2. says

    Guilty with the page loading time here. =/
    I am using wp touch plugins for mobile devices, not that pretty but it works.
    I never dare to play around with the .htaccess file.
    Awesome knowledge Charles. I missed all the previous once but I am going to catch up Sunday. Thanks again for all the info!

    • says

      Hi Helene, I stopped using WP Touch – I didn’t like the way it listed all site pages in one huge unordered list. Wasn’t pretty at all.

      Don’t worry about adjusting the .htaccess file – if you mess it up you can just delete it and WordPress will recreate a new one, although that’s why it’s good to make a backup of it. If your changes don’t work then you can just restore it from backup, no problem.

  3. says

    I am with Hostgator and am really pleased with them. Great Post as usual Charles and I need to look into that Kee Pass. THis has been a very helpful series and I thank you because I learnt a lot of new things.


  4. says

    Thank you, Charles, for this very important (maybe the most important) post of the whole series. I don’t know if you were aware but several months ago there were multiple attacks on WordPress websites, which led hosts to close partially access to certain sub-pages, but I still remember the articles I read about passwords and being so surprised to learn how many people put “password” as a password in their computers or mailboxes, thinking this is a smart idea 😉
    I cross my fingers for my passwords to be safe enough…
    I once started to work on my website’s mobile version and then stopped because it never worked the way I wanted… I must start experimenting once more.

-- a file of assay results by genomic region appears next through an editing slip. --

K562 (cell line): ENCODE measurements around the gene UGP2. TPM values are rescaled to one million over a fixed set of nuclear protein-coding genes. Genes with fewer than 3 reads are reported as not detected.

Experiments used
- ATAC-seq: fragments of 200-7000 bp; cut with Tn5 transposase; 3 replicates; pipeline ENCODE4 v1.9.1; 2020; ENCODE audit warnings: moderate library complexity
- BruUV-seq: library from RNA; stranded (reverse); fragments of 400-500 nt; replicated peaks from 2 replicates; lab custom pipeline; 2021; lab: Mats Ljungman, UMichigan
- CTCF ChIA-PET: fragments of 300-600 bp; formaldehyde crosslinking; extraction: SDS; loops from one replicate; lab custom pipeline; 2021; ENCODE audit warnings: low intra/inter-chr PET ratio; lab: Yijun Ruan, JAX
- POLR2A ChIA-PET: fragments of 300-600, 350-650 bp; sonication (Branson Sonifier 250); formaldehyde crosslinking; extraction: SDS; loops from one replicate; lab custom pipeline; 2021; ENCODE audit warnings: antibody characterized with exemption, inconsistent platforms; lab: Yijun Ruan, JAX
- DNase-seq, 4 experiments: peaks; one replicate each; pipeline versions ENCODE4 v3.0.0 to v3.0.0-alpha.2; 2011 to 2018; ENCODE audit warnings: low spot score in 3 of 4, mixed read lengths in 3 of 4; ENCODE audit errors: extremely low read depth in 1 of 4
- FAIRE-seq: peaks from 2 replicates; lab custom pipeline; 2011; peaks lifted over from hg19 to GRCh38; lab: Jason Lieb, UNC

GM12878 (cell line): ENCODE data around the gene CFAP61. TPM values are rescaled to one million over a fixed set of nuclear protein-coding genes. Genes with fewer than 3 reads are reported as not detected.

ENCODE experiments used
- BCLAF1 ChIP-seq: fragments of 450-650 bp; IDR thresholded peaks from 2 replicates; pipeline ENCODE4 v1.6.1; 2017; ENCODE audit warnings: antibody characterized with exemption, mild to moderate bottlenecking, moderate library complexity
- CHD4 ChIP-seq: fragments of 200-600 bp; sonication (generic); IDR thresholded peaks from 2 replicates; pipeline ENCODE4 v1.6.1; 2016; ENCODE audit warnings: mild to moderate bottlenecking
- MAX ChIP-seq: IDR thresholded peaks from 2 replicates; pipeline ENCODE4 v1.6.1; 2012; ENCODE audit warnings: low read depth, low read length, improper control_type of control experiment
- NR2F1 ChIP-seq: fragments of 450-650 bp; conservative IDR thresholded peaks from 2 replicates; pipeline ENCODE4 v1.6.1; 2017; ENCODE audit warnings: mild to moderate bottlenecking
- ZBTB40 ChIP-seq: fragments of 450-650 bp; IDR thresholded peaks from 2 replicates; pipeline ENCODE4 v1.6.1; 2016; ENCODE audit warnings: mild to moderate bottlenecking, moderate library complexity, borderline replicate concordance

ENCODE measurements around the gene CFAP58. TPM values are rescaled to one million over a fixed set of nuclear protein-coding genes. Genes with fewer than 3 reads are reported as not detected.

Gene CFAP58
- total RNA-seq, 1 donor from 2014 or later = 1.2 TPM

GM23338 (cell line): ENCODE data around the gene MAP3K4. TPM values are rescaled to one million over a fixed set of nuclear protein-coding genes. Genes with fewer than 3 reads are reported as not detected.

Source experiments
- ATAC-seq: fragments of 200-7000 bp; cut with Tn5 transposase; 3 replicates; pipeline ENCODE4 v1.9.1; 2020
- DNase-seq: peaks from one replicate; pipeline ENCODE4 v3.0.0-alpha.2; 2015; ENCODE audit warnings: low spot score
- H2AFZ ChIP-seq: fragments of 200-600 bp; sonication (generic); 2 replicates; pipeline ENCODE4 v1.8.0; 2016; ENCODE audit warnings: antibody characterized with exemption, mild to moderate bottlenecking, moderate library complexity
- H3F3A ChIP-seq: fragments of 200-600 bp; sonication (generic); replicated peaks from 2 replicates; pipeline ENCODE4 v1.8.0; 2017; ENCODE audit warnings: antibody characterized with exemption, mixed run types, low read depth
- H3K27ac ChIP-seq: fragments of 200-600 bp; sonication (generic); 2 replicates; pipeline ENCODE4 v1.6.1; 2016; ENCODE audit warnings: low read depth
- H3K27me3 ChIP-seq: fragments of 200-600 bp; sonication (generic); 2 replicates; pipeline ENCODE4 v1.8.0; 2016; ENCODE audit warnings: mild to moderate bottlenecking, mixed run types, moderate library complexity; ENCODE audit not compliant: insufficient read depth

• says

      I just checked a password “similar” to my WordPress password and apparently it would take a minimum of 2.28 trillion centuries to brute-force, assuming one can make one hundred trillion guesses per second… I’d say that’s not bad :D.

  5. says

    Great article and help again. I’ll have to find time and continue where I stopped the last time. My host is bluehost and don’t change host because I fear I may do something wrong. I haven’t thought of having a theme for mobile as I have no clue what to do :)

    • says

      Hi Ivy, migrating to a new host is quite easy, but I can understand your fears! Maybe I should start a service offering low-price site optimization and migration services :D.

  6. says

    Great Advise Charles. New trustworthy Hosting companies is always something that I like to learn more about. I used to have the issue of being in Asia and have had problems with my host being in the UK (half way point) and now on my own VPS in the US and its lots faster. In addition this last week, I switched to 300mb speed through my internet supplier and it is lightening fast. Life is really good! Internet speed makes all the difference in the world from enjoying what we are doing to making it a chore. Have a super week and looking forward to more pictures of your little man. I bet he is growing up so fast! Take care, BAM

    • says

      Hi Bam, I’m glad you could resolve your issues – it’s always much easier when you have a good server and a fast, stable internet connection isn’t it?!

  7. says

    I do have a trick to make your wordpress site look better on phones, especially iphones and androids. I insert this meta tag code in the head tag. It works wonders for all my clients! Did I tell you that I design websites now? Been doing it for a year or more. Anyway- your post is very informative- great job!

  8. says

    I’m reading on my mobile now. :) Another good summary and tutorial. I’m now even more amazed of everyone that self-hosts. There is A LOT that goes into it. You’re very good at this stuff Charles.